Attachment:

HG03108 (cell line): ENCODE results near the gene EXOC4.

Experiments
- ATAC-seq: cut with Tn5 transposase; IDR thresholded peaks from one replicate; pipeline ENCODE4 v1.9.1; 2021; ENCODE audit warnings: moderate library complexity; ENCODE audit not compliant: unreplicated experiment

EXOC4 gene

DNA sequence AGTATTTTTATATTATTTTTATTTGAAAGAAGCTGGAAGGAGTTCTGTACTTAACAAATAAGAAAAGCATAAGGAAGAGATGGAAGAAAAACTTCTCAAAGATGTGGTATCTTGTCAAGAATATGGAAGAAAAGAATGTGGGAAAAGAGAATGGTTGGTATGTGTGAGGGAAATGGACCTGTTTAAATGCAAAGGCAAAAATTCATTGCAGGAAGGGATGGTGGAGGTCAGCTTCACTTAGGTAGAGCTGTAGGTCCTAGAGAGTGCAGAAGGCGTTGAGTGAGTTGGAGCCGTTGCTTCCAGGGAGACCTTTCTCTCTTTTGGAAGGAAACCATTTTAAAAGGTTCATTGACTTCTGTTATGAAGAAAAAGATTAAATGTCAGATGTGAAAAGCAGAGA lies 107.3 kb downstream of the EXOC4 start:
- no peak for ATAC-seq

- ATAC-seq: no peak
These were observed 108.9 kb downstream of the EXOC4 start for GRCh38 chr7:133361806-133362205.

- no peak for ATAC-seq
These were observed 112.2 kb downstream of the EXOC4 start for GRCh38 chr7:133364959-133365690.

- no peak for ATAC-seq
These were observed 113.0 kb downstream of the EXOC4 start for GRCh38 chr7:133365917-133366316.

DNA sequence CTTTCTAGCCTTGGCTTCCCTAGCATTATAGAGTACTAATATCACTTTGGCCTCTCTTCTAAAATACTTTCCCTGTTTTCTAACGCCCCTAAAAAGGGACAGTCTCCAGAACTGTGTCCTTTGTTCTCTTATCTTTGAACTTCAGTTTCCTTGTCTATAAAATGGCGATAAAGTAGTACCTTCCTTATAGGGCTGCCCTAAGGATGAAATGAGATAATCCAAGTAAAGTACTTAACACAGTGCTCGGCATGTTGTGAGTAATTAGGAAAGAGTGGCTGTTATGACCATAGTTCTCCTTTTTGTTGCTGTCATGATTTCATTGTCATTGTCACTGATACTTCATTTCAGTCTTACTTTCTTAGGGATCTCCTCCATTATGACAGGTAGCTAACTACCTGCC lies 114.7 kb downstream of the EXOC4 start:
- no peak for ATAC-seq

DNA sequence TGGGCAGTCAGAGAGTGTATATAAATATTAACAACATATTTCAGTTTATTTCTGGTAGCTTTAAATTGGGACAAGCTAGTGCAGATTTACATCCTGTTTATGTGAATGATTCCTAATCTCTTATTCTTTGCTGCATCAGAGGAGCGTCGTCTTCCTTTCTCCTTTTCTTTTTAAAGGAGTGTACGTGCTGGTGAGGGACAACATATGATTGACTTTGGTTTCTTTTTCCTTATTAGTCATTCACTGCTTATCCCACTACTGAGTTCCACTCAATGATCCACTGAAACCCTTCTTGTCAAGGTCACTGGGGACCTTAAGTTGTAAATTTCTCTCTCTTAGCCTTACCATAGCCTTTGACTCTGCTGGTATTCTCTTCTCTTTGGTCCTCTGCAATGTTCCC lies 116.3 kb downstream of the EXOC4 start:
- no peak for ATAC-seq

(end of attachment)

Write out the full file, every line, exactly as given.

HG03108 (cell line): ENCODE results near the gene EXOC4.

Experiments
- ATAC-seq: cut with Tn5 transposase; IDR thresholded peaks from one replicate; pipeline ENCODE4 v1.9.1; 2021; ENCODE audit warnings: moderate library complexity; ENCODE audit not compliant: unreplicated experiment

EXOC4 gene

DNA sequence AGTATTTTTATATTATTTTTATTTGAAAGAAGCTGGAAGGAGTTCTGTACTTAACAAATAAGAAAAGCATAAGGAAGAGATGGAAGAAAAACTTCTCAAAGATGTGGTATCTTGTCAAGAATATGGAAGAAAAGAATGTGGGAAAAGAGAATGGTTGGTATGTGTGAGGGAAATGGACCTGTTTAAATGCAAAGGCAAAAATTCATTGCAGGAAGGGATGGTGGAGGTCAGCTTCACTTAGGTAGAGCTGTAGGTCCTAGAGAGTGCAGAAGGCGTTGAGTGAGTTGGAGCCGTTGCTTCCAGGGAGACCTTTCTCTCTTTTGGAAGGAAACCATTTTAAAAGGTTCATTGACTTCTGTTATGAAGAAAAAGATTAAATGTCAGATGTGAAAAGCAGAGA lies 107.3 kb downstream of the EXOC4 start:
- no peak for ATAC-seq

- ATAC-seq: no peak
These were observed 108.9 kb downstream of the EXOC4 start for GRCh38 chr7:133361806-133362205.

- no peak for ATAC-seq
These were observed 112.2 kb downstream of the EXOC4 start for GRCh38 chr7:133364959-133365690.

- no peak for ATAC-seq
These were observed 113.0 kb downstream of the EXOC4 start for GRCh38 chr7:133365917-133366316.

DNA sequence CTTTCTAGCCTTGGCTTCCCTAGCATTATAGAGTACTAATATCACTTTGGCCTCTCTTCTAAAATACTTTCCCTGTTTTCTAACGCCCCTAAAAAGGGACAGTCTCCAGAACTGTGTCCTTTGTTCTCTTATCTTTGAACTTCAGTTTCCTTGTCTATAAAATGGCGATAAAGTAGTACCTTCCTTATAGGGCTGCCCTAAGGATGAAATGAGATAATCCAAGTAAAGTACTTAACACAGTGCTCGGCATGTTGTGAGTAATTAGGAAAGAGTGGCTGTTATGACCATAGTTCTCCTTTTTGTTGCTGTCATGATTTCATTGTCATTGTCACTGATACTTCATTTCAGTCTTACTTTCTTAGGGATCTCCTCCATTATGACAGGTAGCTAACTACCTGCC lies 114.7 kb downstream of the EXOC4 start:
- no peak for ATAC-seq

DNA sequence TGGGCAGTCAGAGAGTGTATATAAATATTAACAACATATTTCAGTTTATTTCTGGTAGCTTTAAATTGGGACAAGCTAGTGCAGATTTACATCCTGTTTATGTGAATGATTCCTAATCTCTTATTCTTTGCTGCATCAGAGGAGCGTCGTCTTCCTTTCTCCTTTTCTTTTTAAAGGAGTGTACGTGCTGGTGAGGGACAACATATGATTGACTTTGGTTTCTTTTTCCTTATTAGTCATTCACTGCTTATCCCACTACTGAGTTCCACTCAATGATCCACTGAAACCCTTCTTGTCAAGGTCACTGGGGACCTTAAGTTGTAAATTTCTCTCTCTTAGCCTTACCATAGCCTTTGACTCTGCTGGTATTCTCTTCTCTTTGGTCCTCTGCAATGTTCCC lies 116.3 kb downstream of the EXOC4 start:
- no peak for ATAC-seq